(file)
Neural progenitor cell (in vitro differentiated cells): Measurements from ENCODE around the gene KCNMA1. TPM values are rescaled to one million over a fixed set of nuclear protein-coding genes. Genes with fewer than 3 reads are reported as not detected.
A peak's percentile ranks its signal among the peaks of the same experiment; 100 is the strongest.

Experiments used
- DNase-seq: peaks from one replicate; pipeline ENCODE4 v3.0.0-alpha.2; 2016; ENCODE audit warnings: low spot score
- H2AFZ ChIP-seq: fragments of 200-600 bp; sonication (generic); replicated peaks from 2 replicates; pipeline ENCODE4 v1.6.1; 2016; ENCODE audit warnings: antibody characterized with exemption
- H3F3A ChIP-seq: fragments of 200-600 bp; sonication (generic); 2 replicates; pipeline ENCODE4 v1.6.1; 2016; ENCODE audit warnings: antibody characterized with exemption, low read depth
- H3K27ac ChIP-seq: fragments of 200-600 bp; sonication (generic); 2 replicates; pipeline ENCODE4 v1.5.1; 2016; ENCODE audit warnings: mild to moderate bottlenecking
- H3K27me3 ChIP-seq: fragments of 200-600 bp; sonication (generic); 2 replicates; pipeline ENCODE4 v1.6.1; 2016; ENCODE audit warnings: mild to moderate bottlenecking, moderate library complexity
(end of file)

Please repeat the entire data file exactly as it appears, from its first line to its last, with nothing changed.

Neural progenitor cell (in vitro differentiated cells): Measurements from ENCODE around the gene KCNMA1. TPM values are rescaled to one million over a fixed set of nuclear protein-coding genes. Genes with fewer than 3 reads are reported as not detected.
A peak's percentile ranks its signal among the peaks of the same experiment; 100 is the strongest.

Experiments used
- DNase-seq: peaks from one replicate; pipeline ENCODE4 v3.0.0-alpha.2; 2016; ENCODE audit warnings: low spot score
- H2AFZ ChIP-seq: fragments of 200-600 bp; sonication (generic); replicated peaks from 2 replicates; pipeline ENCODE4 v1.6.1; 2016; ENCODE audit warnings: antibody characterized with exemption
- H3F3A ChIP-seq: fragments of 200-600 bp; sonication (generic); 2 replicates; pipeline ENCODE4 v1.6.1; 2016; ENCODE audit warnings: antibody characterized with exemption, low read depth
- H3K27ac ChIP-seq: fragments of 200-600 bp; sonication (generic); 2 replicates; pipeline ENCODE4 v1.5.1; 2016; ENCODE audit warnings: mild to moderate bottlenecking
- H3K27me3 ChIP-seq: fragments of 200-600 bp; sonication (generic); 2 replicates; pipeline ENCODE4 v1.6.1; 2016; ENCODE audit warnings: mild to moderate bottlenecking, moderate library complexity